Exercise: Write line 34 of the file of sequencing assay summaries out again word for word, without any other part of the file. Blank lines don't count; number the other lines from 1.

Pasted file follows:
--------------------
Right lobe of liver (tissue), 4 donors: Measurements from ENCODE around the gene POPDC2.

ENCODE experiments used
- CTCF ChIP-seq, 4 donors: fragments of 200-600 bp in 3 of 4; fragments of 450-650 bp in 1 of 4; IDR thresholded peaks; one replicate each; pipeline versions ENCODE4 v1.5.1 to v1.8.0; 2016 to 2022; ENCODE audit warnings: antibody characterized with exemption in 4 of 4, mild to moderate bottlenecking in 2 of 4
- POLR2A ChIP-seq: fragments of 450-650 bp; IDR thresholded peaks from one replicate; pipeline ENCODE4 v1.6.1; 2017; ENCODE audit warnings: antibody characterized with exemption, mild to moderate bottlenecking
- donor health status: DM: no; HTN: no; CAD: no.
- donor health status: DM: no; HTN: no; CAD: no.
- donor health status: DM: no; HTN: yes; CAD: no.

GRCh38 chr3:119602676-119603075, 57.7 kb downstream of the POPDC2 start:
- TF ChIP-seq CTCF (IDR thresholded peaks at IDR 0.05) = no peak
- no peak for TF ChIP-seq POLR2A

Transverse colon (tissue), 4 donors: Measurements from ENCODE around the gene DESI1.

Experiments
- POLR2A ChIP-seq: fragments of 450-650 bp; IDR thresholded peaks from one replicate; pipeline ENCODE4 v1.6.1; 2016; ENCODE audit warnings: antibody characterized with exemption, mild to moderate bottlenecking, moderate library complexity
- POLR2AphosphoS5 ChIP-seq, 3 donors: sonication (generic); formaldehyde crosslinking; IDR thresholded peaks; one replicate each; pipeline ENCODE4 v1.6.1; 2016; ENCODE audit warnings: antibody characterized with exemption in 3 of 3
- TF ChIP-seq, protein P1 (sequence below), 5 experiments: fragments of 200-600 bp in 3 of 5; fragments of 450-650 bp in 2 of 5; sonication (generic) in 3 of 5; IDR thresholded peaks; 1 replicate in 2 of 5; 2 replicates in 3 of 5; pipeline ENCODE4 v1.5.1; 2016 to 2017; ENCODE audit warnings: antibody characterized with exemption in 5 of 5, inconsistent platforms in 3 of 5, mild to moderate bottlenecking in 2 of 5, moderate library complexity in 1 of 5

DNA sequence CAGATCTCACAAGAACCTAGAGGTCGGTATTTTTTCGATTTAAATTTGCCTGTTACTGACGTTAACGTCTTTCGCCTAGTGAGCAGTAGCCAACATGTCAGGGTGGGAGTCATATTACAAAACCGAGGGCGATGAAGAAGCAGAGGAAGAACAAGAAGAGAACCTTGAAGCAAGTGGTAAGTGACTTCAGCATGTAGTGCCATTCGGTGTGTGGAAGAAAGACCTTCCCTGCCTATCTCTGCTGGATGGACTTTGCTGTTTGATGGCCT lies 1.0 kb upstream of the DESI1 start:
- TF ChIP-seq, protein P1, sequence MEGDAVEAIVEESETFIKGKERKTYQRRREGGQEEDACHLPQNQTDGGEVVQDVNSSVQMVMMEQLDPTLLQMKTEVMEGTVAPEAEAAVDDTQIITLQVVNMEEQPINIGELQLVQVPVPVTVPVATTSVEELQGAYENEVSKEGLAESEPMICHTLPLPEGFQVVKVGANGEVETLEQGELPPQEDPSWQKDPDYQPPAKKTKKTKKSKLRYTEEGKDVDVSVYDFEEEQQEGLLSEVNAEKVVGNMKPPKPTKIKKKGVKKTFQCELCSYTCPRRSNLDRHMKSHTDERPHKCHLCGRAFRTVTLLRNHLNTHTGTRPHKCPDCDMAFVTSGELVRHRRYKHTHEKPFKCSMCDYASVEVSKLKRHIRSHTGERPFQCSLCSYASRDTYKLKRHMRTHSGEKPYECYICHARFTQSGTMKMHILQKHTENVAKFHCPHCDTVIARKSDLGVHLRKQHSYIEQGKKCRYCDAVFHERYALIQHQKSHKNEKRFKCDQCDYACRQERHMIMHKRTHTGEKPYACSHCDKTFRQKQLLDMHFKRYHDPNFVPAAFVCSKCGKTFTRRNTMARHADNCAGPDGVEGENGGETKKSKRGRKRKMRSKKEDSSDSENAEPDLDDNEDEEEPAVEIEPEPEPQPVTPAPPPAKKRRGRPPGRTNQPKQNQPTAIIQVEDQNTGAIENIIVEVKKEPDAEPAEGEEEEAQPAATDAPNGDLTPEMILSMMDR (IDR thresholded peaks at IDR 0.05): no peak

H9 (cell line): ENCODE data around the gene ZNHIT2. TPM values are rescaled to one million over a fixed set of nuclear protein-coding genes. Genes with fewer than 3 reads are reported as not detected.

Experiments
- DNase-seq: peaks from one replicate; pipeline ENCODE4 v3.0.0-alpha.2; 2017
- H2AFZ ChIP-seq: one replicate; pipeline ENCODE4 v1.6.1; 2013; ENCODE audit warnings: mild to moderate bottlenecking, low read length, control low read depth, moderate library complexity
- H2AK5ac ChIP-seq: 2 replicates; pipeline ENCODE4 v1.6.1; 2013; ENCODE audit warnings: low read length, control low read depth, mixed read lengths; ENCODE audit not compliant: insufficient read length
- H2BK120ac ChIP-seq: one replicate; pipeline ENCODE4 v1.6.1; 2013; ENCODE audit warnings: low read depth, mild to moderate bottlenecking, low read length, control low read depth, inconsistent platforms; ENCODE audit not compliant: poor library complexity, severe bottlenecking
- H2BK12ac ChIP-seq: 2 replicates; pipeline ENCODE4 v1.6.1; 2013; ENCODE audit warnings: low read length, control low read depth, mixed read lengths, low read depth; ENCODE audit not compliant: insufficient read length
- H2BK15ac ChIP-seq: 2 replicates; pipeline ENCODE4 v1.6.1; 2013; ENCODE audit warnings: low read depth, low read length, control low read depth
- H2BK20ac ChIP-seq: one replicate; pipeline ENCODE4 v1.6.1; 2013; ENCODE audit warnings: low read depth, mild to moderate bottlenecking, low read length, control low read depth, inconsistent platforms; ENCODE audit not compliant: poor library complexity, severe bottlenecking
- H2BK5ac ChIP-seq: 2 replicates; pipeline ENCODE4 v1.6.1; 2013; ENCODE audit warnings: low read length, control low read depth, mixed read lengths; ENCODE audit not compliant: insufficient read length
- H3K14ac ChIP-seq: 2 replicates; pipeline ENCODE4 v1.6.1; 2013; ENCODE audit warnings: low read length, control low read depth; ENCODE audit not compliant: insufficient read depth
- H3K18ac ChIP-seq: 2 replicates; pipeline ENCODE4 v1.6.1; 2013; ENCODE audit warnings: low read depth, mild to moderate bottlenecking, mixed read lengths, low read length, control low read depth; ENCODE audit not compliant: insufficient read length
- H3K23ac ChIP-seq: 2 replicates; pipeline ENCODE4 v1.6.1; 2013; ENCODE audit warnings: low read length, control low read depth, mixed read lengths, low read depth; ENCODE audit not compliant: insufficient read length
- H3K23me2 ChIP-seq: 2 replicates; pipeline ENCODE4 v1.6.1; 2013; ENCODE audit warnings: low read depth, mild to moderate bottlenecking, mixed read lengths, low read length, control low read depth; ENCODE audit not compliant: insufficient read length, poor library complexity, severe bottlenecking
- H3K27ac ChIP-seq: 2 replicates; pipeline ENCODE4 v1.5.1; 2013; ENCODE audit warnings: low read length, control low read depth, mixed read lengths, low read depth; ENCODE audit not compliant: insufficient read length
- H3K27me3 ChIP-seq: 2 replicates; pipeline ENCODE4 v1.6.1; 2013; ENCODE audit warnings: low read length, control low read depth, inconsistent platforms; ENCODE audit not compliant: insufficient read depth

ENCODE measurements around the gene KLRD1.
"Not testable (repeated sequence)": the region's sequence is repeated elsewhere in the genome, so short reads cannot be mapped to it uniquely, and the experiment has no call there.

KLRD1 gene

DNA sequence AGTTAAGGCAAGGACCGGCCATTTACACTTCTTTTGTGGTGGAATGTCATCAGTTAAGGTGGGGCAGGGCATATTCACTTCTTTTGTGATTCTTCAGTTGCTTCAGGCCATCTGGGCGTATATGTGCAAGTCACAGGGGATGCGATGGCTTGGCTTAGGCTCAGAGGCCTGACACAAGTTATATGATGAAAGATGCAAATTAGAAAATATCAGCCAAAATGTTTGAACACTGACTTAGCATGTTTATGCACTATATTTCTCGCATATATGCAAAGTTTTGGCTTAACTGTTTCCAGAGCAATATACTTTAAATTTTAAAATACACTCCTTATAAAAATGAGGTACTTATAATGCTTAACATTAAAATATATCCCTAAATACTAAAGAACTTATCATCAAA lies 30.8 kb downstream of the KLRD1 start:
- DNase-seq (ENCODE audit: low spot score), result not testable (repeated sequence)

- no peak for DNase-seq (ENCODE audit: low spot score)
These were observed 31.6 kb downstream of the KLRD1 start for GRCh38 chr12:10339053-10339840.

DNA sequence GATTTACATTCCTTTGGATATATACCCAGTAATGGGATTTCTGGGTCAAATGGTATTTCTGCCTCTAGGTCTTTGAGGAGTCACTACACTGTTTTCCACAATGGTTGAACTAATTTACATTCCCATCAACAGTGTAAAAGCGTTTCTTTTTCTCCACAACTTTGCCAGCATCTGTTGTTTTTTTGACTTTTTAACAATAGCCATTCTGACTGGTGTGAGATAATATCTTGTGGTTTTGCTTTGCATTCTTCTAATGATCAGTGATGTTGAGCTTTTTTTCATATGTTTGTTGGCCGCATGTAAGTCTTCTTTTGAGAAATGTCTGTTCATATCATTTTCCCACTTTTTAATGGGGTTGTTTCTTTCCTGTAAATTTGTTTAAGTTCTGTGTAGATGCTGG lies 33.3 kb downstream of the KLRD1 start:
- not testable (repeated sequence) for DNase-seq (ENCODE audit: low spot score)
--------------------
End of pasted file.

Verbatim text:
ENCODE measurements around the gene KLRD1.